Jesus said: ‘I have come that they might have life, and have it to the full’ (John 10:10). This is why the Army runs Lifehouses – not hostels. This is why the Army cares about a person’s spiritual health as much as their physical and emotional needs. This is why Salvationists do what they do. This is why mission is at the heart of the Army’s social services. This is what makes the Army distinctive: it offers God, his love and the opportunity of total transformation. The parable does not focus on the two men who passed by, but on the one who stopped to help. The Samaritan – a member of a despised nation – took time, risking his own life, to care, to show love, to make sure the man was safe and had time to recover. Do we act on the words of Jesus to ‘go and do likewise’? It’s often easier to live a good life and leave it to someone else – but then, isn’t that the point of the parable? We can’t ‘just leave it’!



ETHICAL VALUES AT THE BANK Laura Barker chats with Paul Underwood, who was recently appointed Managing Director, Reliance Bank How has the transition gone, moving from your former role as Bank Lending Manager and Company Secretary to Managing Director? I am starting to settle in and get accustomed to my new position. Trevor Smith, my predecessor, worked here for 12 years and saw the bank through difficult times caused by the banking crisis.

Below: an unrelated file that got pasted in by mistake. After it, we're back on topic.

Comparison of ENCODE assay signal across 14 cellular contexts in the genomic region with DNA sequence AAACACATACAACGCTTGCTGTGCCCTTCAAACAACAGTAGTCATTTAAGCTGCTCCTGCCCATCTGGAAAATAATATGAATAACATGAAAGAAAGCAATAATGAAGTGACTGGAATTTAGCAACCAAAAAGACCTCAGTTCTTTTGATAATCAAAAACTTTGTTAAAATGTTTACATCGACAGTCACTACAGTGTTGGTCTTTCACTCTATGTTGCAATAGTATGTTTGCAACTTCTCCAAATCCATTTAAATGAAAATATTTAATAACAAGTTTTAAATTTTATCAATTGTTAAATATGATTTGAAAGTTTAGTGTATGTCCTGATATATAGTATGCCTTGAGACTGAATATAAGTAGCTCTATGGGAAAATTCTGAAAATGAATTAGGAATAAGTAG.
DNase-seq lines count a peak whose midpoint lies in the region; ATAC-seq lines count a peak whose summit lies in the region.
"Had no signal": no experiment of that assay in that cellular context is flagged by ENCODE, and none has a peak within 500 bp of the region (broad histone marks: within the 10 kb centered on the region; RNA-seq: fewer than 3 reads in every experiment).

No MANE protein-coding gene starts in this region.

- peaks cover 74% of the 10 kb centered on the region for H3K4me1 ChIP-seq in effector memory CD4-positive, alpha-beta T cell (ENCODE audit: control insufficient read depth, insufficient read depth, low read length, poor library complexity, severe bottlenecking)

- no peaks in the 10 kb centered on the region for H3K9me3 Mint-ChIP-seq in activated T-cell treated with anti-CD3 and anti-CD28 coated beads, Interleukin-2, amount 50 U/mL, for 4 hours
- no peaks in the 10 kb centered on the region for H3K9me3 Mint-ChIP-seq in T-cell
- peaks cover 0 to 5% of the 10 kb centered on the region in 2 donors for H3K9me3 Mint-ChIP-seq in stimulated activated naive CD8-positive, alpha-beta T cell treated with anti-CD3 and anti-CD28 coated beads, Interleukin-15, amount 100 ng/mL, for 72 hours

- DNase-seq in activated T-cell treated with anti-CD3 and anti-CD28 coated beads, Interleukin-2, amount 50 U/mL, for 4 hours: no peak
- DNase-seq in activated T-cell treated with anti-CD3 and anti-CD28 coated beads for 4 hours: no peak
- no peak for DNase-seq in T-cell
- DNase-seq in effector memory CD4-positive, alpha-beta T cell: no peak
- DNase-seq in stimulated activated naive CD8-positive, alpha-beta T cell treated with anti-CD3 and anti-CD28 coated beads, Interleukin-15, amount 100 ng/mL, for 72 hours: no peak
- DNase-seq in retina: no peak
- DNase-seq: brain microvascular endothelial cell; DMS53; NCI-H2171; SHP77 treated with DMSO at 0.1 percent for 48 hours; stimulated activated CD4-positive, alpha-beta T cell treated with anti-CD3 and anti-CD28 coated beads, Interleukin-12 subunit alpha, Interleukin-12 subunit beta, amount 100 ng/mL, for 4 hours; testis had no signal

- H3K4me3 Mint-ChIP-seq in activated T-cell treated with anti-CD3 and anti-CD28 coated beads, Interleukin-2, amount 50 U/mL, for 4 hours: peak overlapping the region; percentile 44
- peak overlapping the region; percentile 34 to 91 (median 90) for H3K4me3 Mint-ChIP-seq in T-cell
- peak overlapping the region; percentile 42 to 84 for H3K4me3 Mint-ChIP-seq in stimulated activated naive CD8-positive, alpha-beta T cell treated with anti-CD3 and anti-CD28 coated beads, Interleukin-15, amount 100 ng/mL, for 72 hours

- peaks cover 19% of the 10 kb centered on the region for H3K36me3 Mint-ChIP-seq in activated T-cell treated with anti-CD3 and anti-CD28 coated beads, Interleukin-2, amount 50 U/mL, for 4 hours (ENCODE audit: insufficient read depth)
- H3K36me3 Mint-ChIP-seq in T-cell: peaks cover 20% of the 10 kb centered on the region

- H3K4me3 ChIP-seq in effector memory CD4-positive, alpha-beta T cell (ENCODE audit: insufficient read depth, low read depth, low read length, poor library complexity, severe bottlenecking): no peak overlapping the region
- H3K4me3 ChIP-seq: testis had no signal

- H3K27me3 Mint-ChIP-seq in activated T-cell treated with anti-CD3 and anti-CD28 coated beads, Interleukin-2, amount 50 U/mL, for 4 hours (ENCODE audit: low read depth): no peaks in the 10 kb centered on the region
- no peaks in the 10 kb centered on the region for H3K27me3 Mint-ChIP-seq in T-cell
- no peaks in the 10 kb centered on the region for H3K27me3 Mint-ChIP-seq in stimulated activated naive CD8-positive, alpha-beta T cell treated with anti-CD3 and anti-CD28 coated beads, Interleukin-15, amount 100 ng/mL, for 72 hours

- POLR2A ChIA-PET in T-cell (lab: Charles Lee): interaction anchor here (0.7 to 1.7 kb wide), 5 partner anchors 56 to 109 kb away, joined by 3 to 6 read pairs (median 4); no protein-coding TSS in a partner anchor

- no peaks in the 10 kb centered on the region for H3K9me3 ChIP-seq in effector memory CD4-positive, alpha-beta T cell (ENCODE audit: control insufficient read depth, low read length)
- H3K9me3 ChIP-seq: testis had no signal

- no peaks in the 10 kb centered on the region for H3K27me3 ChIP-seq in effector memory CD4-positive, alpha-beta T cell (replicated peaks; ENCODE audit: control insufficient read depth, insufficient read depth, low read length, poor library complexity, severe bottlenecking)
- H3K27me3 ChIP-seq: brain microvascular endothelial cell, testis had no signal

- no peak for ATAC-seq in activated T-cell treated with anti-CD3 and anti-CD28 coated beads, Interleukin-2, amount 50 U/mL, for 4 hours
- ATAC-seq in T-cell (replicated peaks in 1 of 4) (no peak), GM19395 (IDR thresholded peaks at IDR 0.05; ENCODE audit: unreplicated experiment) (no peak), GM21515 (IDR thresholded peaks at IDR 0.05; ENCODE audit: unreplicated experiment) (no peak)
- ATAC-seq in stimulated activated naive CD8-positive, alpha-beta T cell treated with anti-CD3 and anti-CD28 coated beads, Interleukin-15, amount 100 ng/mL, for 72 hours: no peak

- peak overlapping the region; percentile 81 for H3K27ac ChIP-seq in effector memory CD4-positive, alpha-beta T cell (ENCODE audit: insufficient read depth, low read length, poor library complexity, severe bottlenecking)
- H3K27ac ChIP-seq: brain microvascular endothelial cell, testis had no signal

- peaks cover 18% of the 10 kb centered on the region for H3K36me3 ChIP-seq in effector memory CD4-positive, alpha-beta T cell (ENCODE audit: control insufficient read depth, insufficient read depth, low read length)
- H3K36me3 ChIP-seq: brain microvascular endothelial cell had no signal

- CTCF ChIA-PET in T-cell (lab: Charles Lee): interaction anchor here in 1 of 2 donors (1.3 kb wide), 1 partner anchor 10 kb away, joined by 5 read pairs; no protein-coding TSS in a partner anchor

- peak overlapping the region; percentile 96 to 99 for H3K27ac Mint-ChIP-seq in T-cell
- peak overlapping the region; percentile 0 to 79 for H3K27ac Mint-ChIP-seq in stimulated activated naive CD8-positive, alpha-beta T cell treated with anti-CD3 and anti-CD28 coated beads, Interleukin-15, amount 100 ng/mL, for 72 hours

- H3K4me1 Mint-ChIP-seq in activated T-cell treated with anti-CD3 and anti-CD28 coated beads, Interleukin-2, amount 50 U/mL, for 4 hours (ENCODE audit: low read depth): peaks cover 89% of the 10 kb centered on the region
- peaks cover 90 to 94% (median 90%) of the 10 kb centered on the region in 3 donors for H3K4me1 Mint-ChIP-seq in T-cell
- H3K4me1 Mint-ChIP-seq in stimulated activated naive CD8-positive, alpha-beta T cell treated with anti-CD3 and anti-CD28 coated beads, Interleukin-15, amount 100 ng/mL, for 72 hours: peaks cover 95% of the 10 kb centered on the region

What changes have you noticed since 2006? There have been a lot of changes. Some change is necessary to comply with new external regulation, and other initiatives have been introduced to improve the service provided to customers. We have reduced the amount of paper records retained by the bank and continue to explore ways of enhancing this. We recently launched a project to encourage our major customers to make greater use of our electronic banking products. It is better for the environment, more efficient and cost-saving for all concerned; when you bundle these together, it will allow the bank to generate more profit which, ultimately, will benefit The Salvation Army through increased gift aid.

How does the bank continue to be ethical? We need to continue providing a high standard of service, being open and honest with new applicants, which may mean that sometimes we cannot help them. We will also continue to review our services and products, and listen to the feedback provided by our customers. In June newspapers reported the Church of England was considering taking on hundreds of Royal Bank of Scotland branches, raising the prospects of a new ethical bank on the high street. How does this affect Reliance Bank? Should this happen, I do not consider that it would be a threat to Reliance Bank. I would see it as a positive move for the banking industry.

What can you tell us about yourself? Before joining Reliance Bank in 2006, I spent 27 years working for Barclays. I have been married for 23 years, have three children and live in Bedfordshire. Do you think it is important that the Managing Director is a Christian? It is essential for the Managing Director to have Christian values in the sense of being honest, open and transparent and having the same ethical views as The Salvation Army.